Fedor: The Curse of Success

Mark HoppsCorrespondent IJanuary 27, 2009

Fedor Emelianenko is, on paper at least, the best heavyweight in MMA. Unfortunately this does not mean he is the most recognised which does highlight a few problems with the sport, but that's another article.

After his recent fight with Andrei Arlovski I made some observations. The words lucky punch where written by fans on the Internet with alarming frequency and with the same ferocity Fedor fans argued that there was nothing lucky about it.

This seems to happen to Fedor after every fight, he polarises people. I still have yet to work out why this happens when a fighter is so dominant. Usually you can put your finger on it, just look at the world of boxing and Floyd Mayweather. Yes he is dominant, but he is also a less than like-able person in the eyes of boxing fans.

Fedor, however, could not be more gracious in victory. He is stoic and dignified as his Monika of "The Last Emperor" suggests yet people hate him for his success and will him to lose every fight he is in.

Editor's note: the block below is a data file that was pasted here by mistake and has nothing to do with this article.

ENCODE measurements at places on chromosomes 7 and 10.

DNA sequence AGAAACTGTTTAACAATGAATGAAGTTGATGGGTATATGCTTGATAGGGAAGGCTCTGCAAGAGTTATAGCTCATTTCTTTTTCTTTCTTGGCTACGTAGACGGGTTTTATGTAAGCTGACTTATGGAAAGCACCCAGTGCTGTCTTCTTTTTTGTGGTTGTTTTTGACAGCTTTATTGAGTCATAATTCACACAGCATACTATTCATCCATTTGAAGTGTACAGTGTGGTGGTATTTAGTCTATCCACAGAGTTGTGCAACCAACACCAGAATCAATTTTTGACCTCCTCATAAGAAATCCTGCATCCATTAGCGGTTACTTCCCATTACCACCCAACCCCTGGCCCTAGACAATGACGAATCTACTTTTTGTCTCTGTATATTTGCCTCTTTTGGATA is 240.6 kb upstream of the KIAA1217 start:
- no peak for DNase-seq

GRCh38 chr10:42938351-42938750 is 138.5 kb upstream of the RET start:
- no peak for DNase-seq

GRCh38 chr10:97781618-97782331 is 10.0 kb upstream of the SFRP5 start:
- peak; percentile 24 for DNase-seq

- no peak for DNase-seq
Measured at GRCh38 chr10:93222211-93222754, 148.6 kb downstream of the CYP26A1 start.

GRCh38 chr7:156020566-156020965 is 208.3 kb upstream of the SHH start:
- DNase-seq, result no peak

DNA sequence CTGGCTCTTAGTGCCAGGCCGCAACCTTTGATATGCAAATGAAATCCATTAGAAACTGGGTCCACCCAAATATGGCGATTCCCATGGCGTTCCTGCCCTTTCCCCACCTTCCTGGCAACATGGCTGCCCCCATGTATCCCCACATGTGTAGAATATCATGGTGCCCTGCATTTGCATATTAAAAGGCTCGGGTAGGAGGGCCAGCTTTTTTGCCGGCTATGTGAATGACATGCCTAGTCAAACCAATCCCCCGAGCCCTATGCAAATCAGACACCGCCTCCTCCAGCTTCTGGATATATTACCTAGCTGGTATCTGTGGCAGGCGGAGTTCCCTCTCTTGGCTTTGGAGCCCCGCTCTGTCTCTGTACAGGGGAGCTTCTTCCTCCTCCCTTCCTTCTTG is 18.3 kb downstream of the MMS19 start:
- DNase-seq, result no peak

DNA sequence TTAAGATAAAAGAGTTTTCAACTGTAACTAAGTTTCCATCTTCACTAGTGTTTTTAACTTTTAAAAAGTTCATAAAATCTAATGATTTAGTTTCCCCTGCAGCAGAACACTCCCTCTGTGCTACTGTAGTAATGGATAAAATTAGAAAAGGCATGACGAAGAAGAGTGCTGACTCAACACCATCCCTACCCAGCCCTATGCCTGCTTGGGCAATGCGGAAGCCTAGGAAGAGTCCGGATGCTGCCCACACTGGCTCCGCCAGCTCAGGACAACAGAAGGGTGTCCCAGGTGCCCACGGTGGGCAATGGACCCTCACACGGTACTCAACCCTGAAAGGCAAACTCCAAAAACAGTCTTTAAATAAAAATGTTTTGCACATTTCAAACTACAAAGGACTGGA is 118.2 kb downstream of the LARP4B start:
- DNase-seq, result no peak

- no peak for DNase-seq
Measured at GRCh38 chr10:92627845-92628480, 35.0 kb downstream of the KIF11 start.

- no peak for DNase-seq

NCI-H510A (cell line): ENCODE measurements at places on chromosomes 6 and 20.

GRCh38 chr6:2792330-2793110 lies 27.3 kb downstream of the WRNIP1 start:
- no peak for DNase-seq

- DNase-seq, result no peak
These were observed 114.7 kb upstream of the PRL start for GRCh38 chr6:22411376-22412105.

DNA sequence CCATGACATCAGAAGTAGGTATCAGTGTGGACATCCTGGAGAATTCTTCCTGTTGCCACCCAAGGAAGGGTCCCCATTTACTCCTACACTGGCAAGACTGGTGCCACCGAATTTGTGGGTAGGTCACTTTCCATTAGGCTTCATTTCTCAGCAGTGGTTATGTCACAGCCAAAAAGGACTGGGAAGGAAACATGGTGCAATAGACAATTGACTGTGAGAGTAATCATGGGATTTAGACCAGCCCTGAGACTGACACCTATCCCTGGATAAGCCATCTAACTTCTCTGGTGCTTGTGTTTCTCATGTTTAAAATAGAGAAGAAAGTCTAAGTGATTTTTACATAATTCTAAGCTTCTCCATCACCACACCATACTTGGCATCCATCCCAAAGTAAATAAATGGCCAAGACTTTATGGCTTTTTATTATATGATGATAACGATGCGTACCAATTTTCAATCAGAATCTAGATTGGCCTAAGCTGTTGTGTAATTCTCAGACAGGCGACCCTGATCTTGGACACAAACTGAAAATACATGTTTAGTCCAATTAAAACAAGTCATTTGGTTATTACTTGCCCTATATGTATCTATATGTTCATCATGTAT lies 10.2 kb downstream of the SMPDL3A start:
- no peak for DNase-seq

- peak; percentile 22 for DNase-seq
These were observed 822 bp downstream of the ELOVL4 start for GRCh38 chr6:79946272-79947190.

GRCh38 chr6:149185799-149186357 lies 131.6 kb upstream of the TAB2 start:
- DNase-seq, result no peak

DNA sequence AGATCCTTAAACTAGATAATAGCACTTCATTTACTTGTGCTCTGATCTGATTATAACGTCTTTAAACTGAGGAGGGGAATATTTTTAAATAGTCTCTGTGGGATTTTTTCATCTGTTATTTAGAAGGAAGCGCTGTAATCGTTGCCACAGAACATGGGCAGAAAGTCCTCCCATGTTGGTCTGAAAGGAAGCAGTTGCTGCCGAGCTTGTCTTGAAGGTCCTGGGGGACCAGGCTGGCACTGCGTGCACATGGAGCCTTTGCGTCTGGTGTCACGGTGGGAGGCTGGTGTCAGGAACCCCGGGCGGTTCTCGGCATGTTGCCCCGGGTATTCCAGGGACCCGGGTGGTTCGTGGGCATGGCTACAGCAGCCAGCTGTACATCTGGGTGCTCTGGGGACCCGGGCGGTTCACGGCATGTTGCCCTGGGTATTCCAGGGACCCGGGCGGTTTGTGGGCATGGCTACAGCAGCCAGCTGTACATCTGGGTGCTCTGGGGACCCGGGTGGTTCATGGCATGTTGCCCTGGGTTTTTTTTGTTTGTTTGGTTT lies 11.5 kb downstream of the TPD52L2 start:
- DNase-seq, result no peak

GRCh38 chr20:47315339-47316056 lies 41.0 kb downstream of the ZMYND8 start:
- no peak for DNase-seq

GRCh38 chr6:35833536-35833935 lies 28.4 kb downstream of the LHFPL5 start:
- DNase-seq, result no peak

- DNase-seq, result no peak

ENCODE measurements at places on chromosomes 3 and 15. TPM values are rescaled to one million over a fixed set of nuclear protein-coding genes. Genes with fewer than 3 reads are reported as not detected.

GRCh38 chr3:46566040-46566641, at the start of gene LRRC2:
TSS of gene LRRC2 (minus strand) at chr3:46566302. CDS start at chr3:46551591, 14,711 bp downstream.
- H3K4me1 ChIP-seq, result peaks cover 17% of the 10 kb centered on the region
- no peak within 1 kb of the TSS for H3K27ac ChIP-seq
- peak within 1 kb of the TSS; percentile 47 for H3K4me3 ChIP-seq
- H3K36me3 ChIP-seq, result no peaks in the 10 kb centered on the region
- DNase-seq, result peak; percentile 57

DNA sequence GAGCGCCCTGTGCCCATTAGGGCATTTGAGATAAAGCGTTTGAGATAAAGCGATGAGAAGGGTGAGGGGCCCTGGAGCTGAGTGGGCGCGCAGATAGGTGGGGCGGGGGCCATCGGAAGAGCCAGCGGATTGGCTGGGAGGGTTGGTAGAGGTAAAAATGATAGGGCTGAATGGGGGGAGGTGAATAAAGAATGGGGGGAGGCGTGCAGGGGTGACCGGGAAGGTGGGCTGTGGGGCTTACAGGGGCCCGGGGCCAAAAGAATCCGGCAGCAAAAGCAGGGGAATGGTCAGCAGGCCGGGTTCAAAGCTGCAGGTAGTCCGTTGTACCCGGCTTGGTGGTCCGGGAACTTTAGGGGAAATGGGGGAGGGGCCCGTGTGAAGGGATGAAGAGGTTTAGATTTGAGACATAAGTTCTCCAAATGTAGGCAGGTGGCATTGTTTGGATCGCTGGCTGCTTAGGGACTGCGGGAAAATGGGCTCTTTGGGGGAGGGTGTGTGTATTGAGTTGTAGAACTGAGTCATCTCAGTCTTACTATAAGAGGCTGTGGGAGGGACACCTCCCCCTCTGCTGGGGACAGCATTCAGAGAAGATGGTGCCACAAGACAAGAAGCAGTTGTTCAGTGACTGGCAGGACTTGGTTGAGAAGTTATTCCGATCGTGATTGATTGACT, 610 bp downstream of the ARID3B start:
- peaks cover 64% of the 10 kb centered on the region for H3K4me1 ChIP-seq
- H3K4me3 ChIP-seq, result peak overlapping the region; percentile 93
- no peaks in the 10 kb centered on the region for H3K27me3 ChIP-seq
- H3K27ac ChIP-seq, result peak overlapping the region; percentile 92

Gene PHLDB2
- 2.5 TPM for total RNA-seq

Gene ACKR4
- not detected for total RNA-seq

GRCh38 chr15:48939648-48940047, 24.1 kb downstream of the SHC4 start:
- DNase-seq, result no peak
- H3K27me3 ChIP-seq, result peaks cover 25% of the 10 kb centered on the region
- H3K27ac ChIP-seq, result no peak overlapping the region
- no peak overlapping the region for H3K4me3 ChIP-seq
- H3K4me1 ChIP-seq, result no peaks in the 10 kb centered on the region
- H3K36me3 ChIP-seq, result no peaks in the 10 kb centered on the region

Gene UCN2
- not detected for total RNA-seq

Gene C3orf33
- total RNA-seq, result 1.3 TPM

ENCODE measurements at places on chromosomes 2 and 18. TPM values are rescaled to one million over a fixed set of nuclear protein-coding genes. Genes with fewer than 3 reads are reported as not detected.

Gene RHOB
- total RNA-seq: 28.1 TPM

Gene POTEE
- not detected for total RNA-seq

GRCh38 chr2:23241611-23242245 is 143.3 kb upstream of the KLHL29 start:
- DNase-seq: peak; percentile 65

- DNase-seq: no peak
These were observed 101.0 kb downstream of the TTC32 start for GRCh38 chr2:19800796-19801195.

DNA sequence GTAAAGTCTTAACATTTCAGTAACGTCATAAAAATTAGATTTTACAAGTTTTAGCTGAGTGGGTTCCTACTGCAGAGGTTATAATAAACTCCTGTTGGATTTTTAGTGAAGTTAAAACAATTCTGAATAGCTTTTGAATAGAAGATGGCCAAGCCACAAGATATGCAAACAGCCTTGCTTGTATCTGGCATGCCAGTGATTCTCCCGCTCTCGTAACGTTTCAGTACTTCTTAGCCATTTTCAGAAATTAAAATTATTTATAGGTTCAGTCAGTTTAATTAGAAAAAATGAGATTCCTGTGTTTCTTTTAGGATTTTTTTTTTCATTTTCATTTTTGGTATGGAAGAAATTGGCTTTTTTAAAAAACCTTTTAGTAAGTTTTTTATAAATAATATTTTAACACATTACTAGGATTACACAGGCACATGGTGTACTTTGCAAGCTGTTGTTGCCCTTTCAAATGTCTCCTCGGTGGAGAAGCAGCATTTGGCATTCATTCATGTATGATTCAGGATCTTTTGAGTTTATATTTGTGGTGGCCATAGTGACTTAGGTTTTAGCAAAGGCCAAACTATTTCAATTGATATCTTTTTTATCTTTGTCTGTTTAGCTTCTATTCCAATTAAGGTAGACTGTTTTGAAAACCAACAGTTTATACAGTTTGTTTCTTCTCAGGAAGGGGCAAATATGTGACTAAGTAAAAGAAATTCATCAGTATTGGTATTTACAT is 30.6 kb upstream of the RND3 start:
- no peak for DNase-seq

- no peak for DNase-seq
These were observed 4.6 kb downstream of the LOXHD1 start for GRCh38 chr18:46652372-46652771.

Arlovski was KO'd in the very first round yet Fedor haters make the point he was winning up until that point. They seem to forget he landed an overhand right that is worthy of any highlight reel.

He will always be a victim of his success. If and when he eventually loses, the Fedor hating section of MMA fans will say "I told you so" and forget about the dominance of the man previously. In the same way, The Fedor Fans will say whoever beats him was lucky and forget about the times they argued the same point from the other side of the fence when Fedor hit a so called "lucky punch".

I personally am glad we have people in the sport that can cause such discussion among fans, only Fedor has managed to do this so far. To be so dominant yet still have a large cross section of fans believe he is all hype.

It's a rather embarrassing trait of human nature to want to see someone at the top of the pile take a huge fall, but it's human nature none the less. I'm just excited to be here to witness what happens.